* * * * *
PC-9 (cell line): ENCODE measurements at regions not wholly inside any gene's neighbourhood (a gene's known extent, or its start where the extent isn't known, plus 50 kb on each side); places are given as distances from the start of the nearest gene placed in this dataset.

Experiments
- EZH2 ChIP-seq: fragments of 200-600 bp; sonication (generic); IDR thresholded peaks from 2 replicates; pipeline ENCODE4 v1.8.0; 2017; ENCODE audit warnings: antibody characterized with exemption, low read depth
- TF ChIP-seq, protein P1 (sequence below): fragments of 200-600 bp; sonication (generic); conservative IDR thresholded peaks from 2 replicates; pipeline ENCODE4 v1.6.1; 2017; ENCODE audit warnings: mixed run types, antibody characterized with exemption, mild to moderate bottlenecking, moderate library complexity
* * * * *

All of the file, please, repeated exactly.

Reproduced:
PC-9 (cell line): ENCODE measurements at regions not wholly inside any gene's neighbourhood (a gene's known extent, or its start where the extent isn't known, plus 50 kb on each side); places are given as distances from the start of the nearest gene placed in this dataset.

Experiments
- EZH2 ChIP-seq: fragments of 200-600 bp; sonication (generic); IDR thresholded peaks from 2 replicates; pipeline ENCODE4 v1.8.0; 2017; ENCODE audit warnings: antibody characterized with exemption, low read depth
- TF ChIP-seq, protein P1 (sequence below): fragments of 200-600 bp; sonication (generic); conservative IDR thresholded peaks from 2 replicates; pipeline ENCODE4 v1.6.1; 2017; ENCODE audit warnings: mixed run types, antibody characterized with exemption, mild to moderate bottlenecking, moderate library complexity